In a remarkable turn of events, BlackRock, the world’s largest asset manager, has rejected the lion’s share of shareholder proposals pertaining to climate change and social issues during the 2022-2023 proxy voting season, according to a company statement released on Wednesday. The trillion-dollar asset management titan dismissed 742 of the 813 proposals it voted on, including a whopping 93% of the social and climate-related propositions it encountered, as revealed in its 2023 Investment Stewardship report shared with FOX Business.
The surge in rejected proposals is largely attributed to an increase in low-quality shareholder proposals, a trend BlackRock attributes to federal guidance issued by the Biden administration in 2021. Joud Abdel Majeid, BlackRock’s global head of investment stewardship, noted in the report that many of these proposals were either overly prescriptive or lacked economic merit, with a majority failing to acknowledge existing efforts by companies to meet their demands. The company’s stance reflects a broader debate over the role of asset managers in addressing environmental and social issues, amid a nationwide push against the environmental, social and governance (ESG) movement.
BlackRock Rejects Majority of Climate and Social Proposals in Proxy Voting Season
BlackRock, the world-leading asset manager, has reportedly voted against the lion’s share of shareholder proposals pertaining to climate and social matters during the 2022-2023 proxy voting season. According to the 2023 Investment Stewardship report released Wednesday, BlackRock rejected 742 out of 813 proposals it voted on, including 93% of the social and climate proposals it faced.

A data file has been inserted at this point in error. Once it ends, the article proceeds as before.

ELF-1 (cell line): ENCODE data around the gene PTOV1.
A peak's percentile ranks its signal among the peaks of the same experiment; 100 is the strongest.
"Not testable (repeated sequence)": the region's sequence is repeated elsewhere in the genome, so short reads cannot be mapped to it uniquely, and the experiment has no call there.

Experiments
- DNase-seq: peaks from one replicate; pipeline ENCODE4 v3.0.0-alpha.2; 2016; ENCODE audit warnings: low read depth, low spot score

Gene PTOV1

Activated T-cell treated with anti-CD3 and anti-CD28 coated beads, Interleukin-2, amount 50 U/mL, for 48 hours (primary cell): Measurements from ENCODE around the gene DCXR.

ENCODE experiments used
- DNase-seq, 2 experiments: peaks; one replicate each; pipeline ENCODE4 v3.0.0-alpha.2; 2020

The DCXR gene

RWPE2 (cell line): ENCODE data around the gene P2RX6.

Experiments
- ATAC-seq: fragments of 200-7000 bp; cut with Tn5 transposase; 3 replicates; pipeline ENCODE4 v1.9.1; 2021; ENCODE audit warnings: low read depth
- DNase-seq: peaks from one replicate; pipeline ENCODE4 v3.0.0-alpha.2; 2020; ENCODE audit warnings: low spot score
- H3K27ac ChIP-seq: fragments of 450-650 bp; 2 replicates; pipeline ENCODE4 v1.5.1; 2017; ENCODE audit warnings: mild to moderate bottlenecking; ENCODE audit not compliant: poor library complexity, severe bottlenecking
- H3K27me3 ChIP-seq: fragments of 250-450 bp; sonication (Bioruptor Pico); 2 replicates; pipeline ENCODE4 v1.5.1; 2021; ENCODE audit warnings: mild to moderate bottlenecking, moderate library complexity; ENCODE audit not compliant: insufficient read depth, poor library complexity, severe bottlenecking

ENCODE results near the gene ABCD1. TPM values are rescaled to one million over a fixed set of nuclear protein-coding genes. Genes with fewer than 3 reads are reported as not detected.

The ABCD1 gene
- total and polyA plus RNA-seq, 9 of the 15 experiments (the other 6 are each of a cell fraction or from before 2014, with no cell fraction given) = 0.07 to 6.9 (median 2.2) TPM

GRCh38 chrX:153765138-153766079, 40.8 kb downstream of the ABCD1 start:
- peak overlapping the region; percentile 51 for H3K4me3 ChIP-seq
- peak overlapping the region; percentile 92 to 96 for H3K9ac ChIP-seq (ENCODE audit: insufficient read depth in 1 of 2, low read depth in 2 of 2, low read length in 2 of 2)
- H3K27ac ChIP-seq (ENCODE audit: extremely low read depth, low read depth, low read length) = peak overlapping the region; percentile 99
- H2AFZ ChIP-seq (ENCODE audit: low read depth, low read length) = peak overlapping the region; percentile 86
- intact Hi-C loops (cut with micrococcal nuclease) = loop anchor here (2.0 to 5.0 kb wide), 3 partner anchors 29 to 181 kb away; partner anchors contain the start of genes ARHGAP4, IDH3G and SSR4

Escalating Number of Low-Quality Proposals
The trillion-dollar asset manager attributed its stance to an increase in low-quality shareholder proposals, which it suggests are due to federal guidance issued by the Biden administration in 2021. "We observed a greater number of overly prescriptive proposals or ones lacking economic merit," wrote Joud Abdel Majeid, BlackRock’s global head of investment stewardship, adding that many proposals failed to acknowledge companies’ existing commitments.
Shareholder Proposals Reach Record High
BlackRock’s report highlighted an unprecedented number of shareholder proposals, particularly those addressing environmental and social concerns, during the proxy voting season. The company reported a 34% year-over-year uptick in environmental and social votes, following a 130% surge in such proposals the previous year.
The increase in proposals is largely attributed to guidance issued by the Securities and Exchange Commission (SEC) in November 2021, which expanded the range of permissible proposals to address "significant social policy issues." While SEC Chairman Gary Gensler viewed the guidance as providing "greater clarity," Republican SEC members and lawmakers criticized it for creating more confusion.
Quality Over Quantity
According to BlackRock, this change has led to an influx of lower quality proposals appearing on company ballots. Many proposals, the company noted, failed to identify a material risk that could undermine a company’s ability to deliver durable financial returns. For instance, BlackRock rejected a proposal requiring Amazon to reveal more about the sustainability of its packaging, as Amazon had already planned to disclose this information.
The ESG Controversy
The report’s release comes amidst a nationwide pushback against the environmental, social, and governance (ESG) movement, largely driven by BlackRock and other financial institutions. Critics, primarily Republican states and GOP lawmakers, argue ESG policies unduly prioritize social agendas over American financial interests.
Montana Attorney General Austin Knudsen, who led a coalition of 21 state attorneys general warning large financial institutions like BlackRock against pursuing "woke initiatives," stated, "This ESG nonsense is filtering into a lot of our states and the way they’re doing it is really, really concerning and probably flagrantly illegal."
While BlackRock’s stance may appear to contradict the wider trend towards ESG, it seems to underscore a focus on the quality and economic viability of proposals rather than their number. This approach, while criticized by some, may serve as a reminder of the need for balance between social priorities and financial interests, potentially setting a precedent for other asset managers to follow.